calculations. Ortega appears to be less "ideological" than
in the past and may want to maintain some distance from the
leftist camp in order to keep a balanced relationship with
the U.S. Huang suggested that, following what he
characterized as the "Panama model" of 2004 when Taiwan
stabilized relations with its new President, Ortega could
accept economic assistance from the PRC without a reciprocal
diplomatic quid pro quo.

Mexico as PRC's Broker in Central America?


5. (C) Turning to other regional concerns, Huang
characterized Mexico's recent activities in Central America
on behalf of the PRC as a "headache" for Taiwan. Huang
asserted that China is using Mexico as a platform to expand
its influence in the region. As an example, Huang cited
Mexican willingness to broker meetings in Europe, Mexico
City, and other locales between PRC Foreign Minister Li
Zhaoxing and leaders from Taiwan's diplomatic partners in
Central America. Huang added that he had no information on
the benefits Mexico received from the PRC for playing the
role of its intermediary in the region.

PRC "Dollar Diplomacy" at Work in Africa


6. (C) Huang raised the recently concluded China-Africa
summit in Beijing as an additional example of Beijing's
growing assertiveness in other parts of the developing world.
Huang portrayed the summit as evidence of China's increasing
clout in Africa, pointing to the write-off of USD 10 billion
in African debt and offer of USD 5 billion in preferential
loans and investment incentives. He added that in addition
to these above-board means the PRC has also used "dollar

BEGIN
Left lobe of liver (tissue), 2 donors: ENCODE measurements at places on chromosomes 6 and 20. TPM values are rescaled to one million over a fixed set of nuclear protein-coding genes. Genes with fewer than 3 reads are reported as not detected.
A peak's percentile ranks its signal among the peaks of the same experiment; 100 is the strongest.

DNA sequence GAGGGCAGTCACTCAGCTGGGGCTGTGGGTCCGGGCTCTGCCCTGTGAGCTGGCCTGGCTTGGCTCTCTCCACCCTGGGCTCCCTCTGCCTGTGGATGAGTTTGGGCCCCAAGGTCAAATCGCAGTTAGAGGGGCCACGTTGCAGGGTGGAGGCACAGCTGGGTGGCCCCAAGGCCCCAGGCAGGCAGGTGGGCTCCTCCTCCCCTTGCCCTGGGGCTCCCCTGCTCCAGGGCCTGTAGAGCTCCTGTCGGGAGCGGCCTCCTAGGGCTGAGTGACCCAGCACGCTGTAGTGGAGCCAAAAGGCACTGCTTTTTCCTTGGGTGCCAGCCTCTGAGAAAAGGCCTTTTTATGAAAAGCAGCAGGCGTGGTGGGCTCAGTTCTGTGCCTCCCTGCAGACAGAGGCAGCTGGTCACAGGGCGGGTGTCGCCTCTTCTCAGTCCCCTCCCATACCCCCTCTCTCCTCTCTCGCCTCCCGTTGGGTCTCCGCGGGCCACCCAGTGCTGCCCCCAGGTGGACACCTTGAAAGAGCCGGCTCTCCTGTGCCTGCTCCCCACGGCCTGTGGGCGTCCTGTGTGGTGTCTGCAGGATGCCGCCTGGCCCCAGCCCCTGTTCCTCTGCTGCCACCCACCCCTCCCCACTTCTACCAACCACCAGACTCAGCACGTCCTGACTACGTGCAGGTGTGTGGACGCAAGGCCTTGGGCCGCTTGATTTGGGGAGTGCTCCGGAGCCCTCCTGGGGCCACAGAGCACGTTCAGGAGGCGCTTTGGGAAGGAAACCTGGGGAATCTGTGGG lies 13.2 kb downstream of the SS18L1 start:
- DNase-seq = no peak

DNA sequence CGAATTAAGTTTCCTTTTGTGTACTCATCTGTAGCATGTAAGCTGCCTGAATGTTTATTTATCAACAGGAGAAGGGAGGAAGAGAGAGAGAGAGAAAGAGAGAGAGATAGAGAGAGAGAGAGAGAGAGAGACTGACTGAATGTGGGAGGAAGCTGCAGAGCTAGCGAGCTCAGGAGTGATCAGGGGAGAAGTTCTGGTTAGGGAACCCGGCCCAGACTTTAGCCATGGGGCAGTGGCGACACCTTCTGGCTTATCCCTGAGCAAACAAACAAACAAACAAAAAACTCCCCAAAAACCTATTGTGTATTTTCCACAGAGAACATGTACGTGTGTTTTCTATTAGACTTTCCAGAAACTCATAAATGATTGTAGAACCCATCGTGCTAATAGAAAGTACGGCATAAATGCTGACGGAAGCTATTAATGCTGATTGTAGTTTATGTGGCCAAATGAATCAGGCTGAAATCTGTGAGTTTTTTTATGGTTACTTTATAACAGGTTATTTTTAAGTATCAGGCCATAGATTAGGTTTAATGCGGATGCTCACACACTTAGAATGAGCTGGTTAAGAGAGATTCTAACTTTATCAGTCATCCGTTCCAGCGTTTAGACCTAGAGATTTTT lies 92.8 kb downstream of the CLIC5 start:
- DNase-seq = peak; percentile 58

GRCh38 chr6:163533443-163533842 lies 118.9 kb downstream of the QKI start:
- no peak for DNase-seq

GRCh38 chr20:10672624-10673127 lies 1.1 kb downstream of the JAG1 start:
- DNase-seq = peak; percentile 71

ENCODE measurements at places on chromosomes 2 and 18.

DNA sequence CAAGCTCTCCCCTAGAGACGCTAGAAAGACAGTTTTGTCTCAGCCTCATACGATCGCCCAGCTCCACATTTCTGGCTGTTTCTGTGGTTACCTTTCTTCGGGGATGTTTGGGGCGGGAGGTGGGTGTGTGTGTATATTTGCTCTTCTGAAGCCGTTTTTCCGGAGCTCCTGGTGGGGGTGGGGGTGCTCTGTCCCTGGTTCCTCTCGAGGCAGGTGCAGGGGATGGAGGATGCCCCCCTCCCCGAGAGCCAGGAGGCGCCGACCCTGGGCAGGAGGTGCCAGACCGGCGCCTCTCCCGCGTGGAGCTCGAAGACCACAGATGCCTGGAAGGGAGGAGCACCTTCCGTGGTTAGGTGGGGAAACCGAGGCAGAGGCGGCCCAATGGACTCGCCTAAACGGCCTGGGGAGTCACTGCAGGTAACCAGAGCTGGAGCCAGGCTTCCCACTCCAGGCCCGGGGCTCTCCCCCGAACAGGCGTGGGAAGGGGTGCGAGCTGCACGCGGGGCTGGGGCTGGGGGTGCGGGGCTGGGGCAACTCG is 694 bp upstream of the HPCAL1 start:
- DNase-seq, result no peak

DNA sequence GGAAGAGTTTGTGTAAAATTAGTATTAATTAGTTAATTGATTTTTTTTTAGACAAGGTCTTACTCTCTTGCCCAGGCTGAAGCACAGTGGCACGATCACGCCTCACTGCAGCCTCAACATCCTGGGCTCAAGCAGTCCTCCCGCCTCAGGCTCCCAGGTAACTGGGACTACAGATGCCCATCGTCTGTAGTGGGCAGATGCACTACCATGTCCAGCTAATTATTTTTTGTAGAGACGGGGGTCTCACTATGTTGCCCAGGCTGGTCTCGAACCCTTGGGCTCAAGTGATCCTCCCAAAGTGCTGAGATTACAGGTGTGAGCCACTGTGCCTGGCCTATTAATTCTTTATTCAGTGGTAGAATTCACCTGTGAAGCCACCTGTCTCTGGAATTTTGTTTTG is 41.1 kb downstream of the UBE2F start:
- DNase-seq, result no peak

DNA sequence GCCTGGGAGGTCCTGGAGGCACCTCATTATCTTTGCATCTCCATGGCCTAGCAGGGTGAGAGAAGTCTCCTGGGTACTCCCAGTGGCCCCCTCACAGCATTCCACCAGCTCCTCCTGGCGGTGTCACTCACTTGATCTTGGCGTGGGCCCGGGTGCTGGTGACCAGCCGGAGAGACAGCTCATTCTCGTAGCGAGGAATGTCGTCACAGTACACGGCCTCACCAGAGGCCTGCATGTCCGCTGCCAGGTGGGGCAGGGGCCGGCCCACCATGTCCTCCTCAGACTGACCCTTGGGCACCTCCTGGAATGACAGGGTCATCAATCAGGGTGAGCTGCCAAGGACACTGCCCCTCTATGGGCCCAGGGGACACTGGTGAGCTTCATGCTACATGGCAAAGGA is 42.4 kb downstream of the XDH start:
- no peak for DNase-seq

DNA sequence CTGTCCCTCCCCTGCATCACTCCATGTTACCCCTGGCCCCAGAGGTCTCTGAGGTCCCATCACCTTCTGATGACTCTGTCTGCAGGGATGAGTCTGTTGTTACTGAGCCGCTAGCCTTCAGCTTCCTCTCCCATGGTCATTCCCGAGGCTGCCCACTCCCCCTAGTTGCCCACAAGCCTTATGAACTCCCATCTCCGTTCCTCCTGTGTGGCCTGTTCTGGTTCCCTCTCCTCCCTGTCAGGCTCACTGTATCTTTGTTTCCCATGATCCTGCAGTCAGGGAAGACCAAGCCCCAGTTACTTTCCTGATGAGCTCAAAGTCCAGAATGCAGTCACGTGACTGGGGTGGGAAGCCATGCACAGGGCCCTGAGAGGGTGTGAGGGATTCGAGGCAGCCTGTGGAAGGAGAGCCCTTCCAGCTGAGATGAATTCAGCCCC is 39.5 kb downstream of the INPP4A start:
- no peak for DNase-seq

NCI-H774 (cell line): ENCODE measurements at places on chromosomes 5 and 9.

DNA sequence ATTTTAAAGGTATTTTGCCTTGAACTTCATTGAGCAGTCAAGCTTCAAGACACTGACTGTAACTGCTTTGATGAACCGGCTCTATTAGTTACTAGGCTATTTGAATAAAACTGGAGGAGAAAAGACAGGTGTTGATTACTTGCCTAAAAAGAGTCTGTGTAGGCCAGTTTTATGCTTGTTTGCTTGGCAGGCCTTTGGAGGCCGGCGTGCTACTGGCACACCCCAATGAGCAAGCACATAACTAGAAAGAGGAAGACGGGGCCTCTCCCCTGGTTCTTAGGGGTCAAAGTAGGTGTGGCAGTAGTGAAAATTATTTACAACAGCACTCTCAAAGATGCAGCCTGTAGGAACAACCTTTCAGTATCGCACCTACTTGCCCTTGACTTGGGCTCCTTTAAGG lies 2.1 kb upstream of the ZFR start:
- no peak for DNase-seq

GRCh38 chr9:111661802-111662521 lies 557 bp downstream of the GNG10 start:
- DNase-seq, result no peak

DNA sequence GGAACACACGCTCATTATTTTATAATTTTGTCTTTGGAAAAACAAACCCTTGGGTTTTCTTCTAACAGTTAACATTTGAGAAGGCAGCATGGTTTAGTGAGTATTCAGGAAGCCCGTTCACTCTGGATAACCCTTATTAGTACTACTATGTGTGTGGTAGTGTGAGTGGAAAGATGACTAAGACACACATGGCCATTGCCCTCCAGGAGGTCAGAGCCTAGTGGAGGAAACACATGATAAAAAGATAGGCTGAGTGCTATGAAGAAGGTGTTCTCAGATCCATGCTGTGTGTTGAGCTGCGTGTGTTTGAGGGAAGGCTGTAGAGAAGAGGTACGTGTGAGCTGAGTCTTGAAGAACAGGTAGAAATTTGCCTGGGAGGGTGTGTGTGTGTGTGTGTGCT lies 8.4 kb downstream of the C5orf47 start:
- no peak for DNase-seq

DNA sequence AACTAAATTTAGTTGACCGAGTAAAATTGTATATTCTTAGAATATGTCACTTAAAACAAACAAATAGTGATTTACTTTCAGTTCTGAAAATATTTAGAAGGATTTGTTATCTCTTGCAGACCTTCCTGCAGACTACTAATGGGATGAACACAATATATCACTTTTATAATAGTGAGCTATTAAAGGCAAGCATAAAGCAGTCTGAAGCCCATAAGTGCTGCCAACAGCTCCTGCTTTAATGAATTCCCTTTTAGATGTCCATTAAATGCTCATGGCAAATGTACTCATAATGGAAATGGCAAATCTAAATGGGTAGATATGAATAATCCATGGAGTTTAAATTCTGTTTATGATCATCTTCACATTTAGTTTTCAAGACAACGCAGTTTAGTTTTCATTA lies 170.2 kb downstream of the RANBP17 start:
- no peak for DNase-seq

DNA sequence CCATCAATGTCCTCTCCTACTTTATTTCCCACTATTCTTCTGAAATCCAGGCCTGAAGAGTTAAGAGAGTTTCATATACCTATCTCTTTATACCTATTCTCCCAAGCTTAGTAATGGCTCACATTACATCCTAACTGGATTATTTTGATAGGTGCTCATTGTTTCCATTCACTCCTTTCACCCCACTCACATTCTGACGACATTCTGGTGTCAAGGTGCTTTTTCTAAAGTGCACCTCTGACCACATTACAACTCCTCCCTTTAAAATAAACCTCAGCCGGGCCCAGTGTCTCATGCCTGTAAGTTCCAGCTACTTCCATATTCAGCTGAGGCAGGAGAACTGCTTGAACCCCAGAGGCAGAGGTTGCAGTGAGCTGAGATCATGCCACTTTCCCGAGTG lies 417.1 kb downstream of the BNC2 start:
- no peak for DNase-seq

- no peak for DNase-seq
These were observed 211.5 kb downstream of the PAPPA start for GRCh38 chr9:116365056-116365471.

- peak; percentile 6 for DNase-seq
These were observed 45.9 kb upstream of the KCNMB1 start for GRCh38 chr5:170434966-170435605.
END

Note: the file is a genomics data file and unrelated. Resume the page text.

diplomacy" to woo African leaders who maintain diplomatic
ties with Taiwan. As an example, Huang claimed that Beijing
had made USD 50 million in direct cash payments to the
Chadian President and USD 5 million to the Foreign Minister
in exchange for shifting recognition from Taiwan to the PRC.

7. (C) With a limited foreign affairs budget of
approximately USD 900 million and heightened public
accountability and institutional checks, Taiwan will find it
difficult to compete with China's "dollar diplomacy," said
Huang. Recent cuts of about USD 80 million proposed by
Taiwan's Legislative Yuan, initiated by the pan-Blue
opposition and targeted mainly at cutting funding for head of
state trips abroad, will further reduce Taiwan's diplomatic
competitiveness. Huang added he has been lobbying opposition
legislators to reverse the cuts, arguing they would affect
not only President Chen's final year in office, but also
severely hamper the next President's first few years of



8. (C) While professing cautious optimism about Taiwan's
prospects for holding on to Nicaragua, Foreign Minister Huang
nevertheless was also clearly aware of the threat to its
diplomacy posed by the PRC. In the face of Beijing's ongoing
efforts to squeeze Taiwan's international space, Taiwan would
have a major diplomatic success if it is able to maintain
relations with the Sandinista-led government. We will
probably not know Ortega's true intentions toward Beijing
until after his January inauguration. Given the suddenness
and unpredictability with which its diplomatic partners such
as Chad have switched recognition to Beijing and the
Sandinista's previous ties with the PRC, Taipei will continue
to be nervous about its ability to maintain this relationship
over the long term.